heartbleed graphic

Last week a major bug was discovered in the widely used SSL source code.

SSL code is used in many different security products and secure web browsing—think websites that start with https:/. Dubbed “Heartbleed,” this bug allows malicious users to steal small bits (64kb) of data from users and website hosts without being detected. In fact many popular websites like, Facebook, Google and Youtube, were compromised. By continually mining this exploit, malicious users could possibly extract information like usernames, passwords, security keys and tokens. When done strategically, this leaked information would setup hackers with the means to carry far more destructive attacks like identity theft or transferring funds from you bank…scary, right?

Now, before you panic, this doesn’t mean all of your information has been snatched up by diabolical masterminds like Dr. Evil. While it is possible for malicious users to get your information, it doesn’t necessarily mean they have. The mechanics of Heartbleed attacks work in a way that they can only steal a small piece of information from the local memory on your computer for a short duration of time. This means that if there was no personal information on that memory during their attack they won’t have any of your personal information. You should still be wary however, because a dedicated hacker can repeat these attacks over and over again until they have that information they are looking for. So don’t panic…but tread carefully.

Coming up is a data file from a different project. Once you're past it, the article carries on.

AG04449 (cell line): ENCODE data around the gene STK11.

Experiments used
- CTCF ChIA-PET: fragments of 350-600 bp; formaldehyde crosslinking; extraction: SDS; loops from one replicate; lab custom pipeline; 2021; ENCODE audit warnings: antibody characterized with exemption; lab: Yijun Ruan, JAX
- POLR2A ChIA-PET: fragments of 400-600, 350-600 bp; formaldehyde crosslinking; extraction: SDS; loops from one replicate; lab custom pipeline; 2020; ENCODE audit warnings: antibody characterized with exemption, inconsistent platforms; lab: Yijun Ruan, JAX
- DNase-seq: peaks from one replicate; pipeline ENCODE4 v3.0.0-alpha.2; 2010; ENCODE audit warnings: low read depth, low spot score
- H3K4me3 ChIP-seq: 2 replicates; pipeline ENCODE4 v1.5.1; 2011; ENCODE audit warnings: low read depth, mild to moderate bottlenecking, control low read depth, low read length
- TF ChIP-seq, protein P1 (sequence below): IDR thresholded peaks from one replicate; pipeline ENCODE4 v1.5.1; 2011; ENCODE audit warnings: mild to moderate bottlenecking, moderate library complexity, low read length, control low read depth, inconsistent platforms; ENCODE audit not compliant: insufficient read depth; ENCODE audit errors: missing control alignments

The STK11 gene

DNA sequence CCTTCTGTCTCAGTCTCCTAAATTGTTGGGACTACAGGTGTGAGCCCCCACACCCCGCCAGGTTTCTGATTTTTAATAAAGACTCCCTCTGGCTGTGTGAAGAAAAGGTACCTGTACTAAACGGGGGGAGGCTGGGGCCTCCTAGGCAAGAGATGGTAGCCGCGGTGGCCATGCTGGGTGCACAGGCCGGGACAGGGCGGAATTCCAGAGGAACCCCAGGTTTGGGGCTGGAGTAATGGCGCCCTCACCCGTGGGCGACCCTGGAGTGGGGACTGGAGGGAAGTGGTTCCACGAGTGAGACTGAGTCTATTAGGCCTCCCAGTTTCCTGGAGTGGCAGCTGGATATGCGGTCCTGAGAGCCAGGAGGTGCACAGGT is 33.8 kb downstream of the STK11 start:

For the technically inclined here is an explanation on how it works.

What should you do about it?

Thankfully, many sites have already started patching their software so that Heartbleed is no longer an issue. As a precaution you should check to see if the websites you commonly visit utilize SSL source code and if they do, make sure that they have updated their SSL code to version 1.0.1g.  Here is a list of popular sites that were vulnerable before but have now patched.  If you have visited a website that was vulnerable you should take the following steps:

  1. Reset your username and password (Make sure that the website has been patched before you do this, otherwise you will increase the possibility of exposing this information).
  2. Check to see if a site you are visiting uses SSL before inputting critical information. (CNET has a tool you can use to determine whether or not a site is safe to use).
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